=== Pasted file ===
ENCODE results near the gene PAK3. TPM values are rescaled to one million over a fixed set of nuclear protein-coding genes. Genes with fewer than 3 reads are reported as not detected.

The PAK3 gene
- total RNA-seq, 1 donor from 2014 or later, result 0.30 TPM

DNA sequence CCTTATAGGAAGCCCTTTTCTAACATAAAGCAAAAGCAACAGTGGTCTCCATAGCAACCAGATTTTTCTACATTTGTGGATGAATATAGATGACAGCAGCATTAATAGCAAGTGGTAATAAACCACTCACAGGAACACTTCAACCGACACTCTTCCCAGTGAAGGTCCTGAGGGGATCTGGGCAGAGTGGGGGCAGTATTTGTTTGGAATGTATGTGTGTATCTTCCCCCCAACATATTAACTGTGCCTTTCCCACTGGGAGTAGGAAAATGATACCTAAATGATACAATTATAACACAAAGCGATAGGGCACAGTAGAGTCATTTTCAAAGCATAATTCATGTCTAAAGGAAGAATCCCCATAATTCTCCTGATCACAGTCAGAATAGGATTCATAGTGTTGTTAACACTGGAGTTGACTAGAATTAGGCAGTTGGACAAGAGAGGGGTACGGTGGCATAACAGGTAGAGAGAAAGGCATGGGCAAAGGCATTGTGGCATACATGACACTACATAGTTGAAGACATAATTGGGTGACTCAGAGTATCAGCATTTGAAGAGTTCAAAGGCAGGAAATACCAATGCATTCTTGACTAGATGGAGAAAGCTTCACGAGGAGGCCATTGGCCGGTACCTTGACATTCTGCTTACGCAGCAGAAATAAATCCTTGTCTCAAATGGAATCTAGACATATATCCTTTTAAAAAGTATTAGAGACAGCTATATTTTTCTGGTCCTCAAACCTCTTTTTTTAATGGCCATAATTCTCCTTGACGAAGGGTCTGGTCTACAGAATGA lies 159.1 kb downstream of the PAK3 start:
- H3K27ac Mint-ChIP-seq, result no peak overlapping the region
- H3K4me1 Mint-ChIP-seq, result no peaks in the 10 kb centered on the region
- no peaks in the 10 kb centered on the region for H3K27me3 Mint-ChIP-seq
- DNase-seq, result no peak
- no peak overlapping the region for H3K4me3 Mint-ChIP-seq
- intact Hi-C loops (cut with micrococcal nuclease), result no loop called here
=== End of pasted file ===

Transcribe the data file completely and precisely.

ENCODE results near the gene PAK3. TPM values are rescaled to one million over a fixed set of nuclear protein-coding genes. Genes with fewer than 3 reads are reported as not detected.

The PAK3 gene
- total RNA-seq, 1 donor from 2014 or later, result 0.30 TPM

DNA sequence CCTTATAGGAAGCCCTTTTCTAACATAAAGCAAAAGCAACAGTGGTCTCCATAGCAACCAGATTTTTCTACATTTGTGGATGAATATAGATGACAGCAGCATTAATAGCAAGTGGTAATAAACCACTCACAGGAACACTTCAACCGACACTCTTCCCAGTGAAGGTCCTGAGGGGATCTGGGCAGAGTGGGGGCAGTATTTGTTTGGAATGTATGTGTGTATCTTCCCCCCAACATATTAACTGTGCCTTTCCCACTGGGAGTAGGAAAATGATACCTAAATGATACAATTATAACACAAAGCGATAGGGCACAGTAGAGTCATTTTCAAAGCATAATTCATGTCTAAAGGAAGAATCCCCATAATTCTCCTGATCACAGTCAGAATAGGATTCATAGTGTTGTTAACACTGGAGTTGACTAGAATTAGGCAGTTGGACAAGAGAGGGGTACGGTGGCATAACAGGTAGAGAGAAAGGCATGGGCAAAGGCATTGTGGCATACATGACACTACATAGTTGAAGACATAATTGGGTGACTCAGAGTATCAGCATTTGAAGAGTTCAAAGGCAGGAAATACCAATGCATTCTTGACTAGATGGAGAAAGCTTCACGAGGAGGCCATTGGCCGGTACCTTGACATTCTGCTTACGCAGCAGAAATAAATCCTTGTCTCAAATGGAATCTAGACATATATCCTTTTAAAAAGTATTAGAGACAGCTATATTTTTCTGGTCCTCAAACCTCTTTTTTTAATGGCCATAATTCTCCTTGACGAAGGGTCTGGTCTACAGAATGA lies 159.1 kb downstream of the PAK3 start:
- H3K27ac Mint-ChIP-seq, result no peak overlapping the region
- H3K4me1 Mint-ChIP-seq, result no peaks in the 10 kb centered on the region
- no peaks in the 10 kb centered on the region for H3K27me3 Mint-ChIP-seq
- DNase-seq, result no peak
- no peak overlapping the region for H3K4me3 Mint-ChIP-seq
- intact Hi-C loops (cut with micrococcal nuclease), result no loop called here